The very format of the Micah Conversation refused to extract the church from its surroundings. Covenant Presbyterian Church was chosen as the venue for its location in Little India, and delegates were sent out into the neighbourhood for meals and a vision walk.

Dr Munther Isaac spoke movingly of the walls that divide Palestinian Christians and Messianic Jews, and of ideologies that pitch Christians of Zionist persuasion against Palestinians’ right to exist. Dr Isaac spoke to all of us when he spoke of the universal biblical imperative to intentionally tear down walls that divide people. He does not think it incongruous that he should be involved in inter-faith dialogue and peace efforts as a pastor and bible school teacher. He made it clear rather that for someone in his situation, to not engage in the public and political space would be to leave lives untouched by the Kingdom of God.

The wall between mine and ours

The nine case studies of integral mission in Singapore were presented by volunteers who interviewed and visited the ministries, followed by Q&A with the people who did the ministries. As a result, the impression was not such much that people were presenting “their ministries” to “us”. Rather, the feel was a lot more collective: “Here is this ministry. It’s not mine personally, but isn’t it amazing. It’s in this space where we all are, and here’s how any of us can be involved.”

Redemption Hill Church breaks down the wall between “mine” and “ours” by not adopting the common church strategy of setting up its own social service arm. Rather, the church works in partnership with social service agencies already working amongst the poor in the church’s Chinatown vicinity, mobilizing church members to volunteer with them. This personalized, grassroots approach contrasts with programmatical approaches which might accentuate which ministries belong to the church and which do not.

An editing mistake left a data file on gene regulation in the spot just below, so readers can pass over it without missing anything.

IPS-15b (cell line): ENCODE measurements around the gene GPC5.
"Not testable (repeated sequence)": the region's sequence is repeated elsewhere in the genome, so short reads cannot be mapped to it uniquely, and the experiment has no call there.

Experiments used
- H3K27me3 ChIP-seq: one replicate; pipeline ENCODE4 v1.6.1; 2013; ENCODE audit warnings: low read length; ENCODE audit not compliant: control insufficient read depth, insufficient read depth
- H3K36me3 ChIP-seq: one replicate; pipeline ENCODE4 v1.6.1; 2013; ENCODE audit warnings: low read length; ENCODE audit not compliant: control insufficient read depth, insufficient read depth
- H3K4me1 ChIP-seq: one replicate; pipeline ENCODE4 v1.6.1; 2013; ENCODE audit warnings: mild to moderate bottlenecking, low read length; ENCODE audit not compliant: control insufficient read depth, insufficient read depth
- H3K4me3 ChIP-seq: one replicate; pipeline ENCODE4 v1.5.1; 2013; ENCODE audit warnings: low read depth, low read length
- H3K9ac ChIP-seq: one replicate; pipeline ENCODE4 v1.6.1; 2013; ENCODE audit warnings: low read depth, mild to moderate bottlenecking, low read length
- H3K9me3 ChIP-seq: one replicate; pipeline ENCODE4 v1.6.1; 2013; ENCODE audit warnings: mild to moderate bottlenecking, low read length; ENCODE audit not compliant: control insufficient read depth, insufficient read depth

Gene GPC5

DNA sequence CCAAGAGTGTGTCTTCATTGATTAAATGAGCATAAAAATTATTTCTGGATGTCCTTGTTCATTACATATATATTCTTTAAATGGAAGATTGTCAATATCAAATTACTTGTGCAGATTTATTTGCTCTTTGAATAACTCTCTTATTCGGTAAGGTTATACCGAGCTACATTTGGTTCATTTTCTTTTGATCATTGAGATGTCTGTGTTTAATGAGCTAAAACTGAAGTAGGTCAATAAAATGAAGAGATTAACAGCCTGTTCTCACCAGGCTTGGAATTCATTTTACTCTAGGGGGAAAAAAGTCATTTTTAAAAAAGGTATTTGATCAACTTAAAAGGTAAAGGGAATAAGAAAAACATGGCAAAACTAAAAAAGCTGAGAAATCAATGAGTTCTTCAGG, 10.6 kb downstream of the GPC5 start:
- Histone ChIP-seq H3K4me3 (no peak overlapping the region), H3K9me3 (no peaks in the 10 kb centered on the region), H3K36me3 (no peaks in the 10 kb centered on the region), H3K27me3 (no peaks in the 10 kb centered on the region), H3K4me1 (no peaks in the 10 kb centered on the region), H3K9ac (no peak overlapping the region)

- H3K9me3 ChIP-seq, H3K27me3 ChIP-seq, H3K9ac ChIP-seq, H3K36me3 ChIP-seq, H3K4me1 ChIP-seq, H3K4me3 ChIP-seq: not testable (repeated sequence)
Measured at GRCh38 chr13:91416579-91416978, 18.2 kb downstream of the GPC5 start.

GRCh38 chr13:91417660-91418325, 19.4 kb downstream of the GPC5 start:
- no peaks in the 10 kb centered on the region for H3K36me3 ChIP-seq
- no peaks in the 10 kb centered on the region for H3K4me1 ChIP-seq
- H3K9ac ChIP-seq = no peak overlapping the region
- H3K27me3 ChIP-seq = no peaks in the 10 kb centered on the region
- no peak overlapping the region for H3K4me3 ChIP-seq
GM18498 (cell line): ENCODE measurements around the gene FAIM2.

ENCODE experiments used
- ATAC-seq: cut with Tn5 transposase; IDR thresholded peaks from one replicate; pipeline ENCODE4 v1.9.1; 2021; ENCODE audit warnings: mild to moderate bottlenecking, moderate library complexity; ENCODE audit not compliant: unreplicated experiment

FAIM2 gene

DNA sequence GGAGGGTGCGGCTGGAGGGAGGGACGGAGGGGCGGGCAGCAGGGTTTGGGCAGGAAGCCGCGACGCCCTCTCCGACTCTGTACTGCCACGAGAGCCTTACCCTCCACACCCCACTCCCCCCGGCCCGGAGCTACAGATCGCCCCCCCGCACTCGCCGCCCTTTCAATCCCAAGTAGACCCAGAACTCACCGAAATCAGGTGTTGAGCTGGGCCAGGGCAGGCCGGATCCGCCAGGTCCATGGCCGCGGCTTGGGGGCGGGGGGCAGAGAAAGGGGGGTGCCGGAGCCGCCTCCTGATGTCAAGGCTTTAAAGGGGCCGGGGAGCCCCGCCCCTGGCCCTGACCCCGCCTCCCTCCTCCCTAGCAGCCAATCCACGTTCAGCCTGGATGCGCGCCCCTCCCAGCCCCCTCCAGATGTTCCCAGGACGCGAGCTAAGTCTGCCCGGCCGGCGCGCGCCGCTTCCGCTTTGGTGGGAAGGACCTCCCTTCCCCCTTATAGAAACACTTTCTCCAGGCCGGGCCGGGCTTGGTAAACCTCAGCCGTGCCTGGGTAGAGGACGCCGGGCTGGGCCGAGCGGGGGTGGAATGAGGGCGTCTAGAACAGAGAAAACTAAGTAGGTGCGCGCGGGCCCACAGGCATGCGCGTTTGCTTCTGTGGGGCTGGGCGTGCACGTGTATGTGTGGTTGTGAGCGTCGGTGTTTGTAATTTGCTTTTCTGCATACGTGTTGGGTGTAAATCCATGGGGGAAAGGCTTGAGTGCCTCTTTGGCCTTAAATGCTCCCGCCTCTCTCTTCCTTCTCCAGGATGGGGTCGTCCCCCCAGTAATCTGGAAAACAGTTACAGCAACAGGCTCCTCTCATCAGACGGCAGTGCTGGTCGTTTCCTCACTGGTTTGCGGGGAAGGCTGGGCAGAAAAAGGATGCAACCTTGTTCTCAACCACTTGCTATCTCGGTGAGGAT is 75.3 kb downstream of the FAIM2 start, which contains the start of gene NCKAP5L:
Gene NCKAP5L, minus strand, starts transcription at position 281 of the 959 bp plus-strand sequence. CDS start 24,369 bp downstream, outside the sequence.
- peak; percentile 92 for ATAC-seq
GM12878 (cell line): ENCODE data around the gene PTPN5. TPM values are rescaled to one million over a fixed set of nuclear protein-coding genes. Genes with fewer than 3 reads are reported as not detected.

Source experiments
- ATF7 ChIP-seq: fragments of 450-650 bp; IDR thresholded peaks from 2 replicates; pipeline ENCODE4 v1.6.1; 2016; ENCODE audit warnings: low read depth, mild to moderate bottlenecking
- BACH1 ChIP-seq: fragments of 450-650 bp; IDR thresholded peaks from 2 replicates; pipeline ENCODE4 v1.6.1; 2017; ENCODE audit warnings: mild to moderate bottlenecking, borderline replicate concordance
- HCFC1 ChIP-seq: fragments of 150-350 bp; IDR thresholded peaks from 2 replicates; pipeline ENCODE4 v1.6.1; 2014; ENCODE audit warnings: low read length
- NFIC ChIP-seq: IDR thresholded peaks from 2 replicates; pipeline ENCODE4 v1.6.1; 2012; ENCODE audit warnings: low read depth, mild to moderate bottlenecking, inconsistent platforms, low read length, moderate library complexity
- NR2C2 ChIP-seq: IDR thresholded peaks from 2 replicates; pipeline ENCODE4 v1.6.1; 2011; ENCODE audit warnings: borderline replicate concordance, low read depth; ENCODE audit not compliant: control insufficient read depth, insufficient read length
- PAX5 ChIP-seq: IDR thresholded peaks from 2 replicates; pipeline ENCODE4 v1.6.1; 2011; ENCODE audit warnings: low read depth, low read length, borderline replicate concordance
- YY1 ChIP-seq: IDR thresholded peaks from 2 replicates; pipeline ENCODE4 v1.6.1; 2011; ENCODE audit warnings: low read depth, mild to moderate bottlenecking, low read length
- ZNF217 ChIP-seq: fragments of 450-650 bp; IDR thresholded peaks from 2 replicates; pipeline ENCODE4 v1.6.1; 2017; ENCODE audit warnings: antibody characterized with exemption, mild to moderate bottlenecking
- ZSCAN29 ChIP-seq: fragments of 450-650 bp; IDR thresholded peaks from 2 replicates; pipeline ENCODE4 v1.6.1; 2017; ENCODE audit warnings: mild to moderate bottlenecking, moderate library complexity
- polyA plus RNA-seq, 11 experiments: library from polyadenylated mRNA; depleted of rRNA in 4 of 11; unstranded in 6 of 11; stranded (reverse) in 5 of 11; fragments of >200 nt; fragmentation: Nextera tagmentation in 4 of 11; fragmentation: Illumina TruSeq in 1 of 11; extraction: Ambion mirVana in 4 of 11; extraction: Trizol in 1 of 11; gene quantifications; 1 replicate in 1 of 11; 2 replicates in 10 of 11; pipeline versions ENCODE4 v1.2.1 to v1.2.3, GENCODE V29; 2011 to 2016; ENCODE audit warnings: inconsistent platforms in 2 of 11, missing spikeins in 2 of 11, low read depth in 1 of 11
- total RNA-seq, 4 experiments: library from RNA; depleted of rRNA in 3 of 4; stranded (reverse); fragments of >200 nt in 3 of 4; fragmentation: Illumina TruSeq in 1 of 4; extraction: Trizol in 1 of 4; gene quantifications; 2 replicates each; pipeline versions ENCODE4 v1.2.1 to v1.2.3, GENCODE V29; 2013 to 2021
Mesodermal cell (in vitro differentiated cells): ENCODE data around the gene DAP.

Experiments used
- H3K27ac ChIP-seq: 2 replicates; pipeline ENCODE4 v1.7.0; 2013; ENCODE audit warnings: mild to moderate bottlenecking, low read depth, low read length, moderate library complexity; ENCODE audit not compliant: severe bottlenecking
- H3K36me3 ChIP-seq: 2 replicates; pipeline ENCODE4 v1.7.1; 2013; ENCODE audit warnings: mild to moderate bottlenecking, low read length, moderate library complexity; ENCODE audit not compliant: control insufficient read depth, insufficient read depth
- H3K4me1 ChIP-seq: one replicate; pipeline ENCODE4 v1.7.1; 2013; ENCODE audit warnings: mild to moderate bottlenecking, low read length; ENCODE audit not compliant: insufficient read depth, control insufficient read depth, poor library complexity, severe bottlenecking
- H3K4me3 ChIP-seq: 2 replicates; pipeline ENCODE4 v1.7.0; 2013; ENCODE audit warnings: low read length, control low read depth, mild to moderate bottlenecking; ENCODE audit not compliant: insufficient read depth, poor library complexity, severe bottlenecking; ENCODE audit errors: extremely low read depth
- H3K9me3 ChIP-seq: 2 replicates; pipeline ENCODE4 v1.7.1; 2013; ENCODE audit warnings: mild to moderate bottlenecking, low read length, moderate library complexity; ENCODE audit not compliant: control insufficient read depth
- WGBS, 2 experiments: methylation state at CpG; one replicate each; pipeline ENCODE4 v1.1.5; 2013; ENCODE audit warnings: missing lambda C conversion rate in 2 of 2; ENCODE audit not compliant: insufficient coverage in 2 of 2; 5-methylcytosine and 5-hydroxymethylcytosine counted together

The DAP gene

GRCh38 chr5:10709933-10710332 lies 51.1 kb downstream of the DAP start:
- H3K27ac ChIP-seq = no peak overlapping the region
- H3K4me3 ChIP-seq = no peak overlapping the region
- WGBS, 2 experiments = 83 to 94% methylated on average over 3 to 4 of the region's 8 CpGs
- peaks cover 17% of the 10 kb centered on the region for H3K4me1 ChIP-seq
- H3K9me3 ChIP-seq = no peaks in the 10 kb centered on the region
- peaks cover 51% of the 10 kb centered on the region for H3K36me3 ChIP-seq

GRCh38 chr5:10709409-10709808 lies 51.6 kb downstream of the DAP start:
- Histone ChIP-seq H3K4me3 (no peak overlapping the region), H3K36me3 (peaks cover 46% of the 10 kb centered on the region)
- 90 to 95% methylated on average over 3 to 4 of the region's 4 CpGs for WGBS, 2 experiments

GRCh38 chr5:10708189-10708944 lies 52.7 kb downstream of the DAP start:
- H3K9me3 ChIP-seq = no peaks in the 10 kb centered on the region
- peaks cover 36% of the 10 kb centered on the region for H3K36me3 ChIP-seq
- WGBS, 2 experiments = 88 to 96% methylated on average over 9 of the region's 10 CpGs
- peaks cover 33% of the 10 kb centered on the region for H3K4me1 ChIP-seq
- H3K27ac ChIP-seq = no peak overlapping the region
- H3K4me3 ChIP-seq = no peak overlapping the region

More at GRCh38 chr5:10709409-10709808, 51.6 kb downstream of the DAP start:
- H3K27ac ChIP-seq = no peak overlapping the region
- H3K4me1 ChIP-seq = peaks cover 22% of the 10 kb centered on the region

There can be separation not only between church and social service agency, but even between church and church! A call rang out for neighbouring churches to speak to each other and avoid trying to serve their local communities in silos.

Pastor Raymond Fong challenged the young people in the room not to think of the lack of understanding of integral mission in their churches as “someone else’s problem”, but to own the issues as their own and step up into leadership in their churches!

The wall between private life and ministry

“When I prepare a bed for someone, I feel it is worship to God.” A young participant shared with me that this sentence, uttered by Adeline, was what touched her the most. Kenneth and Adeline Thong (The Last Resort) radically personify what it means to follow Jesus without holding back, to the extent of sheltering in their own home and sharing their lives with teenagers and young people who need a place to stay to weather a crisis in their lives.


This entire event was put together and pulled off by volunteers who have “day jobs” doing something else. For them, as it should be for us, this work is ministry and ministry is the work. Our lives are about the Kingdom, and the Kingdom is about our lives.

Contributor: By Saw Seang Pin
Presented by:  From the archives of Window to BGST Newsletter Aug 2019